The Natural Resources Defense Council rated it the “greenest” small city in the United States.
In 2007, the city council voted unanimously to purchase 100 percent green power for all city-owned facilities.
They even have their own climate action plan, and for two years in a row, this city of 80,000 was the No. 1 EPA-certified Green Power Community.
For the most part, this is typically not the kind of place you’d expect to find a lot of support for the coal industry.
But with more than 1,000 potential jobs and $200 million in annual economic activity dangling like a juicy carrot in front of an empty-bellied mule… Bellingham, Washington, may soon find itself in bed with King Coal.
The Coal Gateway to Asia
China’s energy appetite is strong. This is not news.
It is why the Chinese moved rivers to create dams. It’s why they pony up billions to subsidize wind farms.
And it’s why — almost overnight — the Middle Kingdom went from coal exporter to coal importer.
Almost 15 percent of all globally-traded coal ends up in China. And that figure is expected to rise even further.
So as the world leader in coal reserves, it is not surprising that the United States wants to sell some of its enormous bounty to an energy-starved China…
And in just a few years, Bellingham, WA, could become the coal gateway to Asia.
An 80 Percent Growth in Exports
At a cost of about a half billion dollars, a new marine terminal in Bellingham may soon be the destination for as many as 18 freight trains that run back and forth daily from Wyoming and Montana.
From there, tons of U.S. coal would make their way to Asia to feed not only China, but Korea, Taiwan, and Japan as well — three countries that currently import 140 million tons per year from Indonesia.
Peabody Energy (NYSE: BTU) estimates demand from the region will actually increase as much as 80 percent in just four years.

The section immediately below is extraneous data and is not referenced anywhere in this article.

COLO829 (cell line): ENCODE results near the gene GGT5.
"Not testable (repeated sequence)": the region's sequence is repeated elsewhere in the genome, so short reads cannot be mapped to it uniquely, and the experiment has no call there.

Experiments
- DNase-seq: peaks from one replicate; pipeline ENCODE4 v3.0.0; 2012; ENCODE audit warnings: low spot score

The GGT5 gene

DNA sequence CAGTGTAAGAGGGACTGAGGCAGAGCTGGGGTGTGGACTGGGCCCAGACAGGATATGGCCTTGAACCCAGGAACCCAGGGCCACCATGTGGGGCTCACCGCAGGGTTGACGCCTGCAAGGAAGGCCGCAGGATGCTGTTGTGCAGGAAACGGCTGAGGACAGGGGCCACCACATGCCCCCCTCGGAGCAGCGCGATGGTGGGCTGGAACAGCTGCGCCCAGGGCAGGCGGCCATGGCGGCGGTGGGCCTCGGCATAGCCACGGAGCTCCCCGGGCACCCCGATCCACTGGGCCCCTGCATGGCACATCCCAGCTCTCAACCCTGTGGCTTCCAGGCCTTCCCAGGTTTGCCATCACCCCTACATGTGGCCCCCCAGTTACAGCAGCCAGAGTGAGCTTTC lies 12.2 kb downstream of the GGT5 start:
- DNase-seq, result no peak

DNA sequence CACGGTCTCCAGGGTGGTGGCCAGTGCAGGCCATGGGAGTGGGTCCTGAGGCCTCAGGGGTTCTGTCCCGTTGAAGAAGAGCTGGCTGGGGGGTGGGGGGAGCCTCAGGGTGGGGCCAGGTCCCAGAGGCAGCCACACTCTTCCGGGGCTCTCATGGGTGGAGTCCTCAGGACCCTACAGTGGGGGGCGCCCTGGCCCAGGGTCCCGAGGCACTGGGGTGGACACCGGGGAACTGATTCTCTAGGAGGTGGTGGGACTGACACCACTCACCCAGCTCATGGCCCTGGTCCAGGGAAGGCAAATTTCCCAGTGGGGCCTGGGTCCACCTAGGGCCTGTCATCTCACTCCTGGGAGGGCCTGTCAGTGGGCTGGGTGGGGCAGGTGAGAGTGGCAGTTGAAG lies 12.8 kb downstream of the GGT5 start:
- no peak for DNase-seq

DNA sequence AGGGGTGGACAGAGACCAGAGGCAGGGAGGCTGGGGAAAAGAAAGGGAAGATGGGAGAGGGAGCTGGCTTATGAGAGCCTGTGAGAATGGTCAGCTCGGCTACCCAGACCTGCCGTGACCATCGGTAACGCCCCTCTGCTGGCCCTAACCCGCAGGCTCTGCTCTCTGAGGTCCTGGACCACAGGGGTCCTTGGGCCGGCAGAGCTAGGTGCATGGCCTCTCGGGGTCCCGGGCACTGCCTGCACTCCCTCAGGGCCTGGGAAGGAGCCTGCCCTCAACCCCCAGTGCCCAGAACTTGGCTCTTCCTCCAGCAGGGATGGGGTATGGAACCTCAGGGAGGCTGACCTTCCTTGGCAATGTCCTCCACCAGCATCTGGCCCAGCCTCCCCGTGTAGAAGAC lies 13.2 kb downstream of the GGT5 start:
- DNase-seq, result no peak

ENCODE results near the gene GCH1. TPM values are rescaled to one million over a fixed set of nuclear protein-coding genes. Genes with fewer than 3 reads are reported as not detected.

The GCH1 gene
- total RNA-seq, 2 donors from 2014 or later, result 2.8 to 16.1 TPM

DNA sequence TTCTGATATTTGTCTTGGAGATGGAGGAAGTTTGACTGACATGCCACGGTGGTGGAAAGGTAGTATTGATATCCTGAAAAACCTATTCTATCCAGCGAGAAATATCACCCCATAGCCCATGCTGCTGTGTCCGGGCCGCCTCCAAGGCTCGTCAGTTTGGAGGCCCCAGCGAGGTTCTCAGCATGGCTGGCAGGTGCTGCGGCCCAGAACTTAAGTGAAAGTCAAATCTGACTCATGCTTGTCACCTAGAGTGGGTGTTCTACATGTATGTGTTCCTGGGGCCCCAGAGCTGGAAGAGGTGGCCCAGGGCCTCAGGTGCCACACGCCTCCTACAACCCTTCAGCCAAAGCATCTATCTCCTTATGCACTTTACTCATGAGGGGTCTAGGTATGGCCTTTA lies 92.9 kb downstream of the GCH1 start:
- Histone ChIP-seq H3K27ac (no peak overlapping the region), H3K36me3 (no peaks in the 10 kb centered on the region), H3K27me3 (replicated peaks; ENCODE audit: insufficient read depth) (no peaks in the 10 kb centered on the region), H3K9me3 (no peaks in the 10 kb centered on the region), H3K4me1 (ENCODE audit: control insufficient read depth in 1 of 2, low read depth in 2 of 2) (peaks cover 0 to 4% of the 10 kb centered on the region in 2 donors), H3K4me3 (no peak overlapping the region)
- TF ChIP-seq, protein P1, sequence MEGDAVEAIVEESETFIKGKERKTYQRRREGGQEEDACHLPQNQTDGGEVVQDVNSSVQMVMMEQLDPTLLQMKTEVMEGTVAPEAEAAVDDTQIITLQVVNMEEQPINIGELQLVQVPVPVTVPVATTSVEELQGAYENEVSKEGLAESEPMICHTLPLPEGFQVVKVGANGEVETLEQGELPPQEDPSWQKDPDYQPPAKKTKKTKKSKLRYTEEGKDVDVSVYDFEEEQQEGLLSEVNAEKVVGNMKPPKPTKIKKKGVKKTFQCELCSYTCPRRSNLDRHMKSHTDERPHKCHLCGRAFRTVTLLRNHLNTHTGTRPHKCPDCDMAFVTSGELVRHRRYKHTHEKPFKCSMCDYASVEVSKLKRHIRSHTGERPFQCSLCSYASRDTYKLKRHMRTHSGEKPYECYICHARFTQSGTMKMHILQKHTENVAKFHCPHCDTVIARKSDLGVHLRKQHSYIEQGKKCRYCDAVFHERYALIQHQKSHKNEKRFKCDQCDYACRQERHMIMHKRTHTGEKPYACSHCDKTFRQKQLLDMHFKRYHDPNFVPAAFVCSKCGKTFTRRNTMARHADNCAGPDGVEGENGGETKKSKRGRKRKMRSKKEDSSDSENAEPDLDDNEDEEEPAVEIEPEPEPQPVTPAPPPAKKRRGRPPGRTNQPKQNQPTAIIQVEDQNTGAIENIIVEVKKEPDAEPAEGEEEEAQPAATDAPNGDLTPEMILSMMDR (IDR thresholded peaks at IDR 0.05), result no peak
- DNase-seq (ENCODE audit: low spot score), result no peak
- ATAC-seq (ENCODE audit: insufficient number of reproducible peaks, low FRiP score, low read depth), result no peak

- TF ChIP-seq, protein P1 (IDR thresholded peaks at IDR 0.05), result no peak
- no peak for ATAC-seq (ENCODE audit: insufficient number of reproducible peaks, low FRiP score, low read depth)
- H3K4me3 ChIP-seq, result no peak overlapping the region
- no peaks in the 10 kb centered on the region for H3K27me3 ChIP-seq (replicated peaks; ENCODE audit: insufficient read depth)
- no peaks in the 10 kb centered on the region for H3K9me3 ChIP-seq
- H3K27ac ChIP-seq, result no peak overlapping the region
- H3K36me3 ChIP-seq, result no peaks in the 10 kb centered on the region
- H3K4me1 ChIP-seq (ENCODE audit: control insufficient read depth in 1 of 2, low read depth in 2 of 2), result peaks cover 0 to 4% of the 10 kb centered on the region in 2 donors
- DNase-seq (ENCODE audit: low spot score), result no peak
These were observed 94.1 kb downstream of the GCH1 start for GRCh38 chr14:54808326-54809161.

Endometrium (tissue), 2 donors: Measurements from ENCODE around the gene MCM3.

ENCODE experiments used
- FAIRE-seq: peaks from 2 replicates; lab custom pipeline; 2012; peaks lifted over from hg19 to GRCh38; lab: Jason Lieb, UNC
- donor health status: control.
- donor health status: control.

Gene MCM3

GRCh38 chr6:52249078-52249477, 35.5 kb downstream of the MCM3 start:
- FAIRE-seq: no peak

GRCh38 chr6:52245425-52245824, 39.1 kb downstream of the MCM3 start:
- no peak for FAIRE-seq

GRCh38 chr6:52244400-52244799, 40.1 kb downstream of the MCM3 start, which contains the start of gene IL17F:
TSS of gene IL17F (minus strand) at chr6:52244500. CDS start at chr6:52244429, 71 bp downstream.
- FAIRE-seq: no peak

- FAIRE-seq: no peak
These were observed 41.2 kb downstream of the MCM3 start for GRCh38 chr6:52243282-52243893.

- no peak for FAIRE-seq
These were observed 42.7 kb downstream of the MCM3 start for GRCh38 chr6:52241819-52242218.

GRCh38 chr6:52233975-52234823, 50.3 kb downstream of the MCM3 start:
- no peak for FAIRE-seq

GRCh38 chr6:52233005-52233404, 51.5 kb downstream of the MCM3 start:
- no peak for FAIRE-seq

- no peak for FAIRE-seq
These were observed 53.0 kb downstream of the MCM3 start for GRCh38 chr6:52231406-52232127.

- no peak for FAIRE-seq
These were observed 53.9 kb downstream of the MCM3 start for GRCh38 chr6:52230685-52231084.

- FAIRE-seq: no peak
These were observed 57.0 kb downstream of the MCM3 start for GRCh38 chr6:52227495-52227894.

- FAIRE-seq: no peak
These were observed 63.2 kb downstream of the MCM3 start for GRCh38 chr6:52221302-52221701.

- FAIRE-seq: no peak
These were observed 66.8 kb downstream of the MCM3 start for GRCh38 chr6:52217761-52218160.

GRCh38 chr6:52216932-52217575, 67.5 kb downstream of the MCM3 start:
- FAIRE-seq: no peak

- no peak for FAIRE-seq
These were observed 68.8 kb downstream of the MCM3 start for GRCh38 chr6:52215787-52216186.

Of course, Peabody’s got some skin in this game, too. This major coal producer currently has a deal to ship 24 million metric tons annually from the new port. That alone would represent a 400 percent increase in U.S. sub-bituminous coal exports.
Choking on Progress
While job creation and the opportunity to improve the United States’ trade balance has garnered much support for the project, environmentalists aren’t sharing the same enthusiasm.
After all, whether that coal is burning in the United States or China, it’s still emitting carbon.
As well, mercury emissions from Chinese coal-fired power plants can hitch a ride on prevailing winds and then find a new home in the Pacific — where they poison a good portion of the fish that ends up on American plates. According to the USGS, about 40 percent of all human exposure to mercury is from tuna harvested in the Pacific Ocean.
But let’s face it: This isn’t going to stop the Chinese (or the U.S.) from burning coal.
And at the end of the day, one way or another, U.S. coal companies are going to get their product to Asia. The basic fundamentals of supply and demand will see to that.
And let’s be honest, coal is no longer king in the United States anyway…
Natural gas is booming and renewables are adding more and more market share by the day. In fact, the most recent EIA Monthly Energy Review showed that renewables accounted for 12.25 percent of U.S. energy production.
This isn’t to say coal-fired power in the U.S. will go gently into that good night; but rest assured, little by little it’s going to relinquish much of its dominance to natural gas and renewables.
So of course, we are investing accordingly.
To a new way of life and a new generation of wealth,
Editor, Energy and Capital